In 2007, SEFA Food Guardians conducted a Food Preferences Survey with 562 residents, which revealed that 94% of the community supported new healthy-food options in Bayview and that 58% of residents travel outside of the neighborhood to access these foods. In fact, the “retail sales leakage” outside of Bayview was estimated at $38 million—a large amount of resident dollars that could be reinvested in the local community.

During the recession, organizers continued to gather data to make the case for healthy retail. SEFA developed a partnership with Sutti Associates, a local architecture firm that specializes in designing grocery stores and retail outlets ( Sutti provided specialized insight into the principles of good retailing, marketing, produce maintenance, merchandising, and advertising that could improve business operations and sales while also reorienting stores to sell and promote healthy products. SEFA received a grant from the Kaiser Community Benefit fund in 2012 to conduct healthy-corner-store conversions. With the partnership of SEFA, the San Francisco Department of Public Health (Shape UP San Francisco and the San Francisco Tobacco-Free Project), and Sutti, three Bayview corner stores were converted into healthy corner stores by 2013.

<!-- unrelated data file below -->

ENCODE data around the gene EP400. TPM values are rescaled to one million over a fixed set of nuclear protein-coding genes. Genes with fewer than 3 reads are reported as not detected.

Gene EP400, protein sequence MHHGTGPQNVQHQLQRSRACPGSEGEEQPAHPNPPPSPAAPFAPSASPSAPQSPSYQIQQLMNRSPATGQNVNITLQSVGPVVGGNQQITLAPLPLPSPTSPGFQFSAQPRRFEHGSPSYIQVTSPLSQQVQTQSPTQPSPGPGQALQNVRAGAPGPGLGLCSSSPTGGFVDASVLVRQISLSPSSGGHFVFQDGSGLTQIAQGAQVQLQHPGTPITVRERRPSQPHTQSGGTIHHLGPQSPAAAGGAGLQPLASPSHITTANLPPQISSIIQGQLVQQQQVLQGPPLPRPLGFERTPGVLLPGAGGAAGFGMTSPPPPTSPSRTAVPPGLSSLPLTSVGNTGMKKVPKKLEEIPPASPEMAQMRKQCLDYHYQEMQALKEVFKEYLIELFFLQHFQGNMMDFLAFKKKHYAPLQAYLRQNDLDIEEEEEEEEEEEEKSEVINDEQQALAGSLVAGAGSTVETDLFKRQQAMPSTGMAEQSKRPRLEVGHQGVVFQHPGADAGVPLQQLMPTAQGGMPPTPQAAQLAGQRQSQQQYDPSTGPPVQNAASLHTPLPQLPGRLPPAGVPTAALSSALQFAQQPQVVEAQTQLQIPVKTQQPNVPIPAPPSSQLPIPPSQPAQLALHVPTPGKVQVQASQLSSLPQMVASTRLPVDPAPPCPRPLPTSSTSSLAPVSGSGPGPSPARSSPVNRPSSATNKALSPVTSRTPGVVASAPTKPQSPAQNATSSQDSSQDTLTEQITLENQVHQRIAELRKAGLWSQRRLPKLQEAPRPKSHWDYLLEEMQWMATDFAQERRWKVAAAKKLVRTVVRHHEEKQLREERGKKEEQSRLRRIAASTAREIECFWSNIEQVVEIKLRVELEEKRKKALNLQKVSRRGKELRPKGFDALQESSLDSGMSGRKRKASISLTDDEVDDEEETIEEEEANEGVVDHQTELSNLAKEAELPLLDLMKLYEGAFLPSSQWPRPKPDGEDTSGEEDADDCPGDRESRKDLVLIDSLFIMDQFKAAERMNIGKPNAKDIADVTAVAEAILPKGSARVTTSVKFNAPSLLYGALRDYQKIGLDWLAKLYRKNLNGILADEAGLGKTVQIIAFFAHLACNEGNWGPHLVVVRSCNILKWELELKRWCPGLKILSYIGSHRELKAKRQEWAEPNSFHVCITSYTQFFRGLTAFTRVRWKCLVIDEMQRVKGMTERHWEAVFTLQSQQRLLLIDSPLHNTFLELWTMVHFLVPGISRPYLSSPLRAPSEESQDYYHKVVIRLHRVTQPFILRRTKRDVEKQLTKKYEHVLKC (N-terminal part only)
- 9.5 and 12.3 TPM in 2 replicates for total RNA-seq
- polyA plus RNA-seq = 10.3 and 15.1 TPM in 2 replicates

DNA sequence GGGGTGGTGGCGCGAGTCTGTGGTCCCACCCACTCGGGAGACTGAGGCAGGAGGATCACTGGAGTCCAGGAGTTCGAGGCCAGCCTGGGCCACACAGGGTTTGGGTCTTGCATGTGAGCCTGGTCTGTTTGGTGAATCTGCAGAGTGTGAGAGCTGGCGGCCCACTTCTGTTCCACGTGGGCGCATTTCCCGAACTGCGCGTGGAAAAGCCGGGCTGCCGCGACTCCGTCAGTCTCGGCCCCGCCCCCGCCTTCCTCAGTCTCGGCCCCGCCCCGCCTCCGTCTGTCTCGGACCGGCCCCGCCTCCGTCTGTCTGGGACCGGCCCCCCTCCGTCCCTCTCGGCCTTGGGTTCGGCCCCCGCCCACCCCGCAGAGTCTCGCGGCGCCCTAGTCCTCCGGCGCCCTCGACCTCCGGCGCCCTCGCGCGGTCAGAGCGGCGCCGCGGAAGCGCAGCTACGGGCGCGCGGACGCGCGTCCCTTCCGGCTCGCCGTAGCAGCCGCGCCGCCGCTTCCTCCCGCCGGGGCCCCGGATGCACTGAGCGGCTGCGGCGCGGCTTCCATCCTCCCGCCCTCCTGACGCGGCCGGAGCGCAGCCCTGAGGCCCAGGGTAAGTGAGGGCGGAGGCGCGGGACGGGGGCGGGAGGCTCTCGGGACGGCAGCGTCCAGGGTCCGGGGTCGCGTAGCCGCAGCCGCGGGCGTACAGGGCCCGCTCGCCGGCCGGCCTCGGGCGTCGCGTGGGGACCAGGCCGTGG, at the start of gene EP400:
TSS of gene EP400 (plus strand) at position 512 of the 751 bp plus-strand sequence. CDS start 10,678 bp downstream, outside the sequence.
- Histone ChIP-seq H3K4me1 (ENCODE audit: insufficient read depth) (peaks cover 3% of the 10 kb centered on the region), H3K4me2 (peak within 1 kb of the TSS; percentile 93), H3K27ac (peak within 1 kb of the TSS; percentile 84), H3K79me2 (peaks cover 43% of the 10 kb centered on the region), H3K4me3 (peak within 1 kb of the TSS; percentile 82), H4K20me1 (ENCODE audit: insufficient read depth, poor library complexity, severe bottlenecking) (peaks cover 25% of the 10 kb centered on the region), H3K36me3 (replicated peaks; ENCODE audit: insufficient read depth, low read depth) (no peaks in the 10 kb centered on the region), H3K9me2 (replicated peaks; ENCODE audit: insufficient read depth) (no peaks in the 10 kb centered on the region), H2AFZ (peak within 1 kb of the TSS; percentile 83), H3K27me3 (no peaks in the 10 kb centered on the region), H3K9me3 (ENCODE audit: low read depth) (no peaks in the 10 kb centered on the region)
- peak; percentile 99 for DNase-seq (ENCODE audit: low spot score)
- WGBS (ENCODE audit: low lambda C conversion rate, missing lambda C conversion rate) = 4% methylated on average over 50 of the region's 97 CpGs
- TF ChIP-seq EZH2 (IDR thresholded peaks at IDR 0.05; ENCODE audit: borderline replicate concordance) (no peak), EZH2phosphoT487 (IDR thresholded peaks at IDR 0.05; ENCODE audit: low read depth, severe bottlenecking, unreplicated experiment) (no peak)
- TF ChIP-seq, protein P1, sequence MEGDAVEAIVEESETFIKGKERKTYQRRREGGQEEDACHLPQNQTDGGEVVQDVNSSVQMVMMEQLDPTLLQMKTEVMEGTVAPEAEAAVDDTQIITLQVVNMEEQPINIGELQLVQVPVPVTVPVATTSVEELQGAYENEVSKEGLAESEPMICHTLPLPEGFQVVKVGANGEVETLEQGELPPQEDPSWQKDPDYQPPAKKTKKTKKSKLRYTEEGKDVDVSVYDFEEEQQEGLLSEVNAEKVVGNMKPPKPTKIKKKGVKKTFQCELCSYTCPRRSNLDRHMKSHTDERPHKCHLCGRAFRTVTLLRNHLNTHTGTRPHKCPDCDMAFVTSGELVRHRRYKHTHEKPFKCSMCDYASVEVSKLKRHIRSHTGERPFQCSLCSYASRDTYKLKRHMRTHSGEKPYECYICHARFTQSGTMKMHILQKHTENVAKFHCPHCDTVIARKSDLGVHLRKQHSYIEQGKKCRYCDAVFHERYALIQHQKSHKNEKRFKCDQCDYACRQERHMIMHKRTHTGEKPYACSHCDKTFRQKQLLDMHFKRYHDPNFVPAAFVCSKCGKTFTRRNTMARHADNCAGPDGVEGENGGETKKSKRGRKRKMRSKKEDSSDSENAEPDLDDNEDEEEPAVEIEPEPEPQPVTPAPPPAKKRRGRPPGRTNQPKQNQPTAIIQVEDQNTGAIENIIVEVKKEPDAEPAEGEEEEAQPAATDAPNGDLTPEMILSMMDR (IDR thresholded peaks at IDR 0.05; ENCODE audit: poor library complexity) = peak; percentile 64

SEFA Food Guardians and staff also developed SEFA Retail Standards for Health and Sustainability and rated 24 Bayview stores to understand access to healthy and unhealthy food  in the community. The results of the assessment were published as the 2013 Bayview-Hunters Point “How Healthy Is Your Neighborhood Store?” shopping guide. The purpose of the guide was to help residents shop at stores with healthy scores, to put pressure on stores to improve their ratings, and to collect data about the health of the retail environment for stakeholders. Food Guardians prepared individualized assessments of each store and went back to the store to provide them with recommendations for improvements. The strategy of the program was to build the capacity of store owners to support healthier products in their corner stores. The shopping guide was also developed in 2014 and is underway for 2015.

Tenderloin Healthy Corner Store Coalition (TLHCSC)